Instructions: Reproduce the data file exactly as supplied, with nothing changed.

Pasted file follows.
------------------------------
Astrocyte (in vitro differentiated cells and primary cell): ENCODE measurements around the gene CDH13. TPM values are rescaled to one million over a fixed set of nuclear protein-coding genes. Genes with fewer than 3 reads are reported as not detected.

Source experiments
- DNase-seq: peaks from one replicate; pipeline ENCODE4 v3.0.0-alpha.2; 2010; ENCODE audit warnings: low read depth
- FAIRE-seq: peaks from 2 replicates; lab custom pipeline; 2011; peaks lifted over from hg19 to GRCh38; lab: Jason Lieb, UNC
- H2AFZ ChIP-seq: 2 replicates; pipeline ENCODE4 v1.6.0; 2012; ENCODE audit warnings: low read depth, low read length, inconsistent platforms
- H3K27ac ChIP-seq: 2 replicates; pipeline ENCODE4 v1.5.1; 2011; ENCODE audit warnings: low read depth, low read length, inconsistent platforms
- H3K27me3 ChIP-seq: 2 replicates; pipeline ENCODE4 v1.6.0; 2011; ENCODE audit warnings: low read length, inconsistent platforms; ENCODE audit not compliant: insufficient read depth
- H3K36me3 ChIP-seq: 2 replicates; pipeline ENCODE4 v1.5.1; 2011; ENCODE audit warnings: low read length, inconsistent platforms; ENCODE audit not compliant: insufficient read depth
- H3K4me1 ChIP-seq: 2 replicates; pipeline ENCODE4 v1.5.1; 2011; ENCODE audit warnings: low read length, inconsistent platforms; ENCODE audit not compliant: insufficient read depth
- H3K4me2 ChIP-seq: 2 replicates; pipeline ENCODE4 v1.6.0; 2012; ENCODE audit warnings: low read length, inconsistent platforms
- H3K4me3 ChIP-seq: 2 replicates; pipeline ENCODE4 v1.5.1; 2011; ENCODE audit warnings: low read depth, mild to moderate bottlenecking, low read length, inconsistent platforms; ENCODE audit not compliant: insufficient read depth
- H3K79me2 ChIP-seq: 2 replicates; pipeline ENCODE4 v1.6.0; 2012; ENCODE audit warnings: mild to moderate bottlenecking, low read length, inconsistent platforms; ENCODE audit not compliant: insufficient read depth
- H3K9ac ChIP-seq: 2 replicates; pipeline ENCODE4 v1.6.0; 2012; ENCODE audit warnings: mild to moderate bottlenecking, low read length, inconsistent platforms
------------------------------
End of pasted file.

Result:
Astrocyte (in vitro differentiated cells and primary cell): ENCODE measurements around the gene CDH13. TPM values are rescaled to one million over a fixed set of nuclear protein-coding genes. Genes with fewer than 3 reads are reported as not detected.

Source experiments
- DNase-seq: peaks from one replicate; pipeline ENCODE4 v3.0.0-alpha.2; 2010; ENCODE audit warnings: low read depth
- FAIRE-seq: peaks from 2 replicates; lab custom pipeline; 2011; peaks lifted over from hg19 to GRCh38; lab: Jason Lieb, UNC
- H2AFZ ChIP-seq: 2 replicates; pipeline ENCODE4 v1.6.0; 2012; ENCODE audit warnings: low read depth, low read length, inconsistent platforms
- H3K27ac ChIP-seq: 2 replicates; pipeline ENCODE4 v1.5.1; 2011; ENCODE audit warnings: low read depth, low read length, inconsistent platforms
- H3K27me3 ChIP-seq: 2 replicates; pipeline ENCODE4 v1.6.0; 2011; ENCODE audit warnings: low read length, inconsistent platforms; ENCODE audit not compliant: insufficient read depth
- H3K36me3 ChIP-seq: 2 replicates; pipeline ENCODE4 v1.5.1; 2011; ENCODE audit warnings: low read length, inconsistent platforms; ENCODE audit not compliant: insufficient read depth
- H3K4me1 ChIP-seq: 2 replicates; pipeline ENCODE4 v1.5.1; 2011; ENCODE audit warnings: low read length, inconsistent platforms; ENCODE audit not compliant: insufficient read depth
- H3K4me2 ChIP-seq: 2 replicates; pipeline ENCODE4 v1.6.0; 2012; ENCODE audit warnings: low read length, inconsistent platforms
- H3K4me3 ChIP-seq: 2 replicates; pipeline ENCODE4 v1.5.1; 2011; ENCODE audit warnings: low read depth, mild to moderate bottlenecking, low read length, inconsistent platforms; ENCODE audit not compliant: insufficient read depth
- H3K79me2 ChIP-seq: 2 replicates; pipeline ENCODE4 v1.6.0; 2012; ENCODE audit warnings: mild to moderate bottlenecking, low read length, inconsistent platforms; ENCODE audit not compliant: insufficient read depth
- H3K9ac ChIP-seq: 2 replicates; pipeline ENCODE4 v1.6.0; 2012; ENCODE audit warnings: mild to moderate bottlenecking, low read length, inconsistent platforms